As a male, I can of course have a more objective view on this. My personal opinion is similar to the one of Sarah Liz above. I don't think it matters HOW you feed your child. What matters is that you DO feed your child. Show a child that you love it and you will receive love and respect in turn. Some people seem to be of the opinion that any child that isn't breastfed will grow up to become a retarded serial killer or something, which is clearly a load of rubbish!

Will your child remember whether it was breastfed or not? Unless you continue with it for much longer than you really should do, in which case it becomes something that the mother is doing for HER reasons and not the child anymore, then the answer to that question is NO. I have no idea if I was breastfed or not. But I think I turned out pretty much okay regardless of which way my mother chose to feed me in the earliest part of my life.

This is something that is more an issue for, in my opinion, insecure mothers who are trying to one-up all the other new mothers they know in order to make themselves feel more complete, than it will ever really be for the kids in later life.

I think this is a great post, if only because somewhere out there reading this there is probably another woman who is about to become a mother, who is under all the same kind of pressures you were put under, and who can maybe see that there is another option out there. Breastfeeding or not is not an adequate way to measure how much a mother loves her child. There are lots of other things that can be used to demonstrate that much more accurately. People should just get off their high horses and allow others to live their lives in their own way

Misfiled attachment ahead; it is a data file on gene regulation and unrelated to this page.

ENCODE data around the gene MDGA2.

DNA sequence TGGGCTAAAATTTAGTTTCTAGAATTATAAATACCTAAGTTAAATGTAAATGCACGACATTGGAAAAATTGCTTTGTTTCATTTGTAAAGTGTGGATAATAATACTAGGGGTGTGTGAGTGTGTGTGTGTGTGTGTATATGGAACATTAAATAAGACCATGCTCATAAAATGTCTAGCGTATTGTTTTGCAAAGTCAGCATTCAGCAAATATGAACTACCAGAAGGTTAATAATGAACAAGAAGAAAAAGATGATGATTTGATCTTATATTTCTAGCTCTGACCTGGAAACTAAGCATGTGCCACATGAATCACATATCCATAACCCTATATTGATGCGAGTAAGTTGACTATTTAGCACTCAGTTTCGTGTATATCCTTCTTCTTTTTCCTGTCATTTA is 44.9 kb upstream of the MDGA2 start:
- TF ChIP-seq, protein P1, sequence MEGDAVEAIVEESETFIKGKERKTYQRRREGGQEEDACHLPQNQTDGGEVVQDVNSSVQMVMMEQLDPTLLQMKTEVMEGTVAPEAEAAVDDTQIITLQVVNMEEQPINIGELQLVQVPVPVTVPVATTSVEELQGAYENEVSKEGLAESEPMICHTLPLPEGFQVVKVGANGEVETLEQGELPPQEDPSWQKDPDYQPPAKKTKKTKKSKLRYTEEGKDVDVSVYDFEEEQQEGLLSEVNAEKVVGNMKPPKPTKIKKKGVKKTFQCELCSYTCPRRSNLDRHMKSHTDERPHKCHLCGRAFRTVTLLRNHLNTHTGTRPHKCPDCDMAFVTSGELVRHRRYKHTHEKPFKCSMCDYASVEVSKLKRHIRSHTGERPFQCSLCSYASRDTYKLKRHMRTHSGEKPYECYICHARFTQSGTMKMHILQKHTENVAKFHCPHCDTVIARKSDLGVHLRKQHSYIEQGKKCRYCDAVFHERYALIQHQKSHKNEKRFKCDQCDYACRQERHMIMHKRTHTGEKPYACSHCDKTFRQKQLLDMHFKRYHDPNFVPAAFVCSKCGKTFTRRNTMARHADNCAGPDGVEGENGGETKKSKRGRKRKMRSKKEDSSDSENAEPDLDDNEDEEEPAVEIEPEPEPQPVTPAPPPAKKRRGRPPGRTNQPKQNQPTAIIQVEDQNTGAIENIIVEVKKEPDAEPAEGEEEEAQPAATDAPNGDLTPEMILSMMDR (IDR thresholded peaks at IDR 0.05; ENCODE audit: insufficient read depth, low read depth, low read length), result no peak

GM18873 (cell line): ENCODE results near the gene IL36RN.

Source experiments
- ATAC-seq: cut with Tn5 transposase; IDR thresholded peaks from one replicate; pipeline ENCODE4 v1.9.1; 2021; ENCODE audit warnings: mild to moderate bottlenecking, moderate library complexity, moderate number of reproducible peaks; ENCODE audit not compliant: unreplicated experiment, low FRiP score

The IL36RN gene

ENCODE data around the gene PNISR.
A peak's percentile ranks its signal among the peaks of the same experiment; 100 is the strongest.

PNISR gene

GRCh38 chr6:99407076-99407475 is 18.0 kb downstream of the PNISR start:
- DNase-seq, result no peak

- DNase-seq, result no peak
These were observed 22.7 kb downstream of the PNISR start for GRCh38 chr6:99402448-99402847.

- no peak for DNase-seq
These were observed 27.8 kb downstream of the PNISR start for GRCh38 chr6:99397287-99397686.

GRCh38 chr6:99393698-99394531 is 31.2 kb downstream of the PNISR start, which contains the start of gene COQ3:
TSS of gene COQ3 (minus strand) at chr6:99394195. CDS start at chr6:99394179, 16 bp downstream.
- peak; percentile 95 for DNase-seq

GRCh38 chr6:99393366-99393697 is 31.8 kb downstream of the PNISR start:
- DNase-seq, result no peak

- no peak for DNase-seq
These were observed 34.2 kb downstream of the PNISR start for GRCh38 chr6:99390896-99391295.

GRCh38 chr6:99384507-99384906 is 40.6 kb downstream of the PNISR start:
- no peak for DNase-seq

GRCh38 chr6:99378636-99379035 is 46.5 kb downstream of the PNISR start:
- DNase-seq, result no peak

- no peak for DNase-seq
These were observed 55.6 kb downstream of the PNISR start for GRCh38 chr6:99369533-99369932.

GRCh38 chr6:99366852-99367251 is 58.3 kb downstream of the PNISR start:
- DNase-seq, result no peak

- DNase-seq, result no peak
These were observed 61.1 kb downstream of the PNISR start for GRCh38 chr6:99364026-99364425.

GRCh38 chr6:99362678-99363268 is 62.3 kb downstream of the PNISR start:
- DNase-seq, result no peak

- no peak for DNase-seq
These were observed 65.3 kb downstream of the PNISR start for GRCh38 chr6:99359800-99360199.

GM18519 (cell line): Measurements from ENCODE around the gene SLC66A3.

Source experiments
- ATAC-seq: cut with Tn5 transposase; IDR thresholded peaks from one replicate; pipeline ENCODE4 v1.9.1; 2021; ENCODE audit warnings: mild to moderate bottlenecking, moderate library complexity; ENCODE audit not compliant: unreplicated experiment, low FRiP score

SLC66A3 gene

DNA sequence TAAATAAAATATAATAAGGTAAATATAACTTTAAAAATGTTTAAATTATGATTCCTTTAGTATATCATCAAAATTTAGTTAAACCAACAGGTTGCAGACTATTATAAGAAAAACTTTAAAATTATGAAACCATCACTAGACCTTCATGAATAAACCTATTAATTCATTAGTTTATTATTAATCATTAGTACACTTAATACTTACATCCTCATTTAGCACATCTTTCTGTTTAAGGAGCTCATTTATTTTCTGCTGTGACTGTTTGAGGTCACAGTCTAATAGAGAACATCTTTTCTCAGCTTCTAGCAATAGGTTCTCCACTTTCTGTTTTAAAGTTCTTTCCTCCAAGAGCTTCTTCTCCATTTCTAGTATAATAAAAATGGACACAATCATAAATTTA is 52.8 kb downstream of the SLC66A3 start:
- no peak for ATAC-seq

September 11, 2009 | Unregistered CommenterDamien

Hey Monica,
Well said. I have a six year old boy and a three month old daughter, and I chose to breast feed them both. My son went up til a year and a half and then weaned himself one day out of the blue, and my daughter is still on the 'ole boob. I breastfeed because I am comfortable with it, I enjoy it, and it's easier for me. Back in the seventies (in Canada, anyway) breastfeeding was frowned upon and bottle/formula feeding was pushed on moms right from the maternity ward. Now, it's the other way around. I think this shows the real problem, which really has nothing to do with breastfeeding, but everything to do with current trends and people thinking as soon as they become a mom they suddenly know everything about every other mom's business. Egad. You're being a good parent just by being who you are, and making choices true to you. And what's with all these mother martyrs? Being a parent is a blessing. Not a brutal chore.

September 11, 2009 | Unregistered Commenterwhimsy

Thank you for putting into words EXACTLY the way I feel. Not only did breastfeeding not work for me, but I had to have a C-section. Can't tell you how many "oh that's too bad" I got after mentioning my c-section. Took me years to get over the fact I couldn't birth a baby the "natural" way. I hate that so many women can't support and feel the need to belittle. Now I tell all my friends who get pregnant that if need be take your C-section with a side of Similac.

September 11, 2009 | Unregistered CommenterTricia